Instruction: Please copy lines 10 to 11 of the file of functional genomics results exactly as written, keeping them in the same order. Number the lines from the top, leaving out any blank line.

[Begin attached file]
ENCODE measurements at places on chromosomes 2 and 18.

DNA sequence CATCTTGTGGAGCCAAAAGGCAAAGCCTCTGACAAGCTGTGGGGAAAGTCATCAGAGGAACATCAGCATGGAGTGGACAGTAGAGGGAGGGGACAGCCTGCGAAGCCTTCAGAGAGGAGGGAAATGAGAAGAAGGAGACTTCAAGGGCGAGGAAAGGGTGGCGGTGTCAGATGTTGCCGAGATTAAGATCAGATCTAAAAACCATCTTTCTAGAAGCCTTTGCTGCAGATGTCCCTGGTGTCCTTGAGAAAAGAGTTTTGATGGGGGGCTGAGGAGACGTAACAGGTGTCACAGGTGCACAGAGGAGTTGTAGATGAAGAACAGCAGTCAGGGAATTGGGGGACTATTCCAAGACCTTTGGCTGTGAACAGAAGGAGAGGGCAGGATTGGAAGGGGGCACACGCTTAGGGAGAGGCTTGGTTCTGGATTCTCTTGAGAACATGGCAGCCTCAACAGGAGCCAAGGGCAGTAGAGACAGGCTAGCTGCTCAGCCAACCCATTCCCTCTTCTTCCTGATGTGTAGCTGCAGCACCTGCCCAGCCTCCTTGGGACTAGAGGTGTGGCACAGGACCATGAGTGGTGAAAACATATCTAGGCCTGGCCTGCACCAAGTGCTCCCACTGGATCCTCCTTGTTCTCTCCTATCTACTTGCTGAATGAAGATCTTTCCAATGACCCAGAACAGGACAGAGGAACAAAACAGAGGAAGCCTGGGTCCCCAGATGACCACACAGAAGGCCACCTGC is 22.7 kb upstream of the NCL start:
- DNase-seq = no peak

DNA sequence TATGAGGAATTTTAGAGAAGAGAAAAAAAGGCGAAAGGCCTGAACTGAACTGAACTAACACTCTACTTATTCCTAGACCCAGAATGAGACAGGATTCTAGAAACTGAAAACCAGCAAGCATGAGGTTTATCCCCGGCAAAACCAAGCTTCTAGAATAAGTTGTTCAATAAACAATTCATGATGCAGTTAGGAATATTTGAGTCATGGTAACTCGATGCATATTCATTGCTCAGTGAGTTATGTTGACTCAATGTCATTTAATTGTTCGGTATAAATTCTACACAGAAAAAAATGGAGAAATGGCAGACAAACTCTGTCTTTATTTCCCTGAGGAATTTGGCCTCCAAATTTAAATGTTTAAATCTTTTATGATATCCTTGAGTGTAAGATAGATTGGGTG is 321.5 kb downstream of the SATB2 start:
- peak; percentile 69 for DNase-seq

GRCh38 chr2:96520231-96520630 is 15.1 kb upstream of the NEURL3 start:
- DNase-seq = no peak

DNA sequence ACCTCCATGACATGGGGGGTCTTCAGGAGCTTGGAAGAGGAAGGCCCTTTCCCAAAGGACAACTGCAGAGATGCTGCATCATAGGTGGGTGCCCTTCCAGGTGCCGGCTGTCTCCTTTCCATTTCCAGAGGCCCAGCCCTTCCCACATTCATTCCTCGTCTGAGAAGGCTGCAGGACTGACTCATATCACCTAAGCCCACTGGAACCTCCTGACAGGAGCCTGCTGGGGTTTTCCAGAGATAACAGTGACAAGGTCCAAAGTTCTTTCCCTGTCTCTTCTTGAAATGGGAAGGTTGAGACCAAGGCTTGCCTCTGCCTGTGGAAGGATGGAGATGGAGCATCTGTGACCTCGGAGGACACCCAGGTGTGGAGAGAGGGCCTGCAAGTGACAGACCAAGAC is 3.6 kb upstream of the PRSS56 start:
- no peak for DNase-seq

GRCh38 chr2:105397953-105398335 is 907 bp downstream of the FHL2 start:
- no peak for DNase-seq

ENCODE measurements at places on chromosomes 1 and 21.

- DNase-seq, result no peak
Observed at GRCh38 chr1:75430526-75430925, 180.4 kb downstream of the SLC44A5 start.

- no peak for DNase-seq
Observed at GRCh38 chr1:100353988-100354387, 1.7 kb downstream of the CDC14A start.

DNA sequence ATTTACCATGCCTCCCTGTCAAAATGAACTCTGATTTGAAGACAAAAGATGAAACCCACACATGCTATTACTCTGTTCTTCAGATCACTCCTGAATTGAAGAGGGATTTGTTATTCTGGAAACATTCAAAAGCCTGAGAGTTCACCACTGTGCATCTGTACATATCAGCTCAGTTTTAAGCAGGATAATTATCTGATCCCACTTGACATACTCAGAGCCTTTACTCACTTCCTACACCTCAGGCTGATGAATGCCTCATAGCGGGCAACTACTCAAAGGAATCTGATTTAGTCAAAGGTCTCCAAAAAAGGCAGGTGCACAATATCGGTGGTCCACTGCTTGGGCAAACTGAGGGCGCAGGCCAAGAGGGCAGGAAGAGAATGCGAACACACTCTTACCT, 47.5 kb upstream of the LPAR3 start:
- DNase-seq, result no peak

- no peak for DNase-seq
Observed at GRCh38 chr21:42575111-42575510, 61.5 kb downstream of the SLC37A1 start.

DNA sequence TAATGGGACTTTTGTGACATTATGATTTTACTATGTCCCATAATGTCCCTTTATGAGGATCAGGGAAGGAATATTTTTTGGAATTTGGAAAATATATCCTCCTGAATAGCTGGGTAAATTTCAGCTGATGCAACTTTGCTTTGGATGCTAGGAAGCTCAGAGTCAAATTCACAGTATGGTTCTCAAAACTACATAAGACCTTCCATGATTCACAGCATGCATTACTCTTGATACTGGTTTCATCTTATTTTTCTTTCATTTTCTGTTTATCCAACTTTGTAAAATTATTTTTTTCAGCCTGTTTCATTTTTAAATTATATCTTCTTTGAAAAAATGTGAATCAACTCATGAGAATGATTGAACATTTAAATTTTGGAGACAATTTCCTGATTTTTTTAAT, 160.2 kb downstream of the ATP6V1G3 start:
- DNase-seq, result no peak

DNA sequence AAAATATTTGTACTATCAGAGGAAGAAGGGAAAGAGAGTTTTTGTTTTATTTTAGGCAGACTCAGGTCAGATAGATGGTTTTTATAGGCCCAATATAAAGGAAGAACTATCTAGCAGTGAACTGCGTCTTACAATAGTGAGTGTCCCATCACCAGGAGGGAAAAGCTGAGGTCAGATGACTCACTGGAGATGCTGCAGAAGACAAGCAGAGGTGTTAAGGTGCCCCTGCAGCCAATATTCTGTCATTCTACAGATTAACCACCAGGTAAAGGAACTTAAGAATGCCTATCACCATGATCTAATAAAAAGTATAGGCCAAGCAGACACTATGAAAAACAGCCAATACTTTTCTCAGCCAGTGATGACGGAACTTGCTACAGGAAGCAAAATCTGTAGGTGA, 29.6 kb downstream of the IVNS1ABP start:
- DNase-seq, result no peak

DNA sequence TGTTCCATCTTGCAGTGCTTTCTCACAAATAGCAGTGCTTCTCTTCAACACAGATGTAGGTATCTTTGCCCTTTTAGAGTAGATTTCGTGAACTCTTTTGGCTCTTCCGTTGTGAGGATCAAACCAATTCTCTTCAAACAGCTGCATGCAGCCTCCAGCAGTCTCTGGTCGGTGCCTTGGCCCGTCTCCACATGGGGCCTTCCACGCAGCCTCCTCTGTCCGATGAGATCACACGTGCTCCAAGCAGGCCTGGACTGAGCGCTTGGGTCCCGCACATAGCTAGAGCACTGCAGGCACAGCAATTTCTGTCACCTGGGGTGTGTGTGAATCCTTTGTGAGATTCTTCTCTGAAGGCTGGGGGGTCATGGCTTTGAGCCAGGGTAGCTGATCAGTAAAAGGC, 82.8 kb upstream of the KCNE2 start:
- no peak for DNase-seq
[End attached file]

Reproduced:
GRCh38 chr2:105397953-105398335 is 907 bp downstream of the FHL2 start:
- no peak for DNase-seq